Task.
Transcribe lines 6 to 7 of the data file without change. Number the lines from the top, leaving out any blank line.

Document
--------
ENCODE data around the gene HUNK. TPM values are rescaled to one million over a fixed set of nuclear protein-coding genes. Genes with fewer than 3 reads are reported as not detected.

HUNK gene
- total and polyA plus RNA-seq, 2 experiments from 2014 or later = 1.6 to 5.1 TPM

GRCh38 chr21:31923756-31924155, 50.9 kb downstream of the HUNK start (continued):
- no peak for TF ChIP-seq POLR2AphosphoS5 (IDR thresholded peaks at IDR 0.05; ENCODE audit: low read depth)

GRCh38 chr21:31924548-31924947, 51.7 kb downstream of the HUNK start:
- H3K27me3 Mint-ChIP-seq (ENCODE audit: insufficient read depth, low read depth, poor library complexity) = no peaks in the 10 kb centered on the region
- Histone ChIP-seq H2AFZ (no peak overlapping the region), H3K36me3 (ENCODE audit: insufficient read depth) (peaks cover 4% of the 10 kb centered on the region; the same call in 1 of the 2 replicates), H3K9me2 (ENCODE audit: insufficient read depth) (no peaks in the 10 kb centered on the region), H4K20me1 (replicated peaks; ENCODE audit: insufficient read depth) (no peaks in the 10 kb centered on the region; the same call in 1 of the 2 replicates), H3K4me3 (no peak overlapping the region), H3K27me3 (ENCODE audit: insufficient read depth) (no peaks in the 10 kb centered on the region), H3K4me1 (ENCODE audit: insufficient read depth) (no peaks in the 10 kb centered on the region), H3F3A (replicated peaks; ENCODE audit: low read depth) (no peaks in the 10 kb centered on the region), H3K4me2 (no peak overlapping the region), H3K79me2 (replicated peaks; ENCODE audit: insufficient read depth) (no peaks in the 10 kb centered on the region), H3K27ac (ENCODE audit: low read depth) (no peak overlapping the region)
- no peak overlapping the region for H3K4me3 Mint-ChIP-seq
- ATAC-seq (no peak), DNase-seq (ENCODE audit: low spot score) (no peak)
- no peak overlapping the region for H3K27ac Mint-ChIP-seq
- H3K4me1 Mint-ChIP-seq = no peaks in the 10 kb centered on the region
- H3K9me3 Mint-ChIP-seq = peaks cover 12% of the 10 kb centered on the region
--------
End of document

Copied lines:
GRCh38 chr21:31924548-31924947, 51.7 kb downstream of the HUNK start:
- H3K27me3 Mint-ChIP-seq (ENCODE audit: insufficient read depth, low read depth, poor library complexity) = no peaks in the 10 kb centered on the region